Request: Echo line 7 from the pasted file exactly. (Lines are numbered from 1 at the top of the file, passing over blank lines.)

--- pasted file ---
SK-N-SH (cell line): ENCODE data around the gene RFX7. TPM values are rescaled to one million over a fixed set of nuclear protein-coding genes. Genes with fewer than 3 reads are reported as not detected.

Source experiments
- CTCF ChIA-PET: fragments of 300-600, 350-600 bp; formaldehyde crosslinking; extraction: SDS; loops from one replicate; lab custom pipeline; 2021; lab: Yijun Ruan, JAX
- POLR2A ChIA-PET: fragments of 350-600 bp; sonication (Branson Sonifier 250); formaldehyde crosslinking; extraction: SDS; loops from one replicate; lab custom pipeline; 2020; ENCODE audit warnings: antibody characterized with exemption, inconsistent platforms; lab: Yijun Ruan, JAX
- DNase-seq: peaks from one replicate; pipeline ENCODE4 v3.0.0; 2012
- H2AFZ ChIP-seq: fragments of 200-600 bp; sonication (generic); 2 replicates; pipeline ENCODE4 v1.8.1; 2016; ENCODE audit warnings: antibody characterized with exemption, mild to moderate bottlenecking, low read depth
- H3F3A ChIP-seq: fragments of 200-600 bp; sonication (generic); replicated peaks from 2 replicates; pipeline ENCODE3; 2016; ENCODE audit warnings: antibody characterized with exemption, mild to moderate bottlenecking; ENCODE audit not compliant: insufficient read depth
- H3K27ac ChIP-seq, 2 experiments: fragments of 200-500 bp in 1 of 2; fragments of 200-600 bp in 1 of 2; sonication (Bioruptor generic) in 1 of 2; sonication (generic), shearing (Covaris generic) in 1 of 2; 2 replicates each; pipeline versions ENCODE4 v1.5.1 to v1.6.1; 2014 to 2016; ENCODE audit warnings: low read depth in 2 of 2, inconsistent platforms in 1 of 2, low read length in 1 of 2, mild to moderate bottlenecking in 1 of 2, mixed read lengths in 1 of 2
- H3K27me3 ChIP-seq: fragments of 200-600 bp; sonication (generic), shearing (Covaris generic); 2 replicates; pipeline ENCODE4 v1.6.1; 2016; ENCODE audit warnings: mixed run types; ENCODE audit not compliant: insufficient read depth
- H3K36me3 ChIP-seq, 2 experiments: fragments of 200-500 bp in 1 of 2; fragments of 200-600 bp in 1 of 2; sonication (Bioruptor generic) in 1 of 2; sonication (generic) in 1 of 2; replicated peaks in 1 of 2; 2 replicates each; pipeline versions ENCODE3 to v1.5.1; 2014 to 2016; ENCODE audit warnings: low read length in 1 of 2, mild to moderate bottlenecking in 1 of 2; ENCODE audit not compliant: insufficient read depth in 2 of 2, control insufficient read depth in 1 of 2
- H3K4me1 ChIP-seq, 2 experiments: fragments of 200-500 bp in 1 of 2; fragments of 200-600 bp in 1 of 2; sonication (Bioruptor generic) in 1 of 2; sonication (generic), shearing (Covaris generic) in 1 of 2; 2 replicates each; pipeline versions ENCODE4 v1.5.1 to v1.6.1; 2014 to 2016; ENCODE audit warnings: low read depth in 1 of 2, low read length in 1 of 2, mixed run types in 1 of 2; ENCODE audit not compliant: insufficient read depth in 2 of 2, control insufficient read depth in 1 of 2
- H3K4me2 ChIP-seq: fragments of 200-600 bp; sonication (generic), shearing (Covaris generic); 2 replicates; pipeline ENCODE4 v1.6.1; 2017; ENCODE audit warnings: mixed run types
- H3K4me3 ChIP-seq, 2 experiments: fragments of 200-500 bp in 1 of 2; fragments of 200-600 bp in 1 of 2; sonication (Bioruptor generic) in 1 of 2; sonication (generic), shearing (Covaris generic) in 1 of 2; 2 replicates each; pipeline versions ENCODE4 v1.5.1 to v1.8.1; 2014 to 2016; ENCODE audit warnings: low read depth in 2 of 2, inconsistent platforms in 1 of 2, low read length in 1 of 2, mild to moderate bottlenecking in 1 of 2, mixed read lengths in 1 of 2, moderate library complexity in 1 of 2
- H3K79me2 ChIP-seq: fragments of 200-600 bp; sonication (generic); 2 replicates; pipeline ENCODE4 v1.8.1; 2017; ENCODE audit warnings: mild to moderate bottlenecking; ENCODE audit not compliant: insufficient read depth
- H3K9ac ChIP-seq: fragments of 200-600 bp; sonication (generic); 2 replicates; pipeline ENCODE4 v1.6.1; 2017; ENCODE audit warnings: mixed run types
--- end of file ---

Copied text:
- H3F3A ChIP-seq: fragments of 200-600 bp; sonication (generic); replicated peaks from 2 replicates; pipeline ENCODE3; 2016; ENCODE audit warnings: antibody characterized with exemption, mild to moderate bottlenecking; ENCODE audit not compliant: insufficient read depth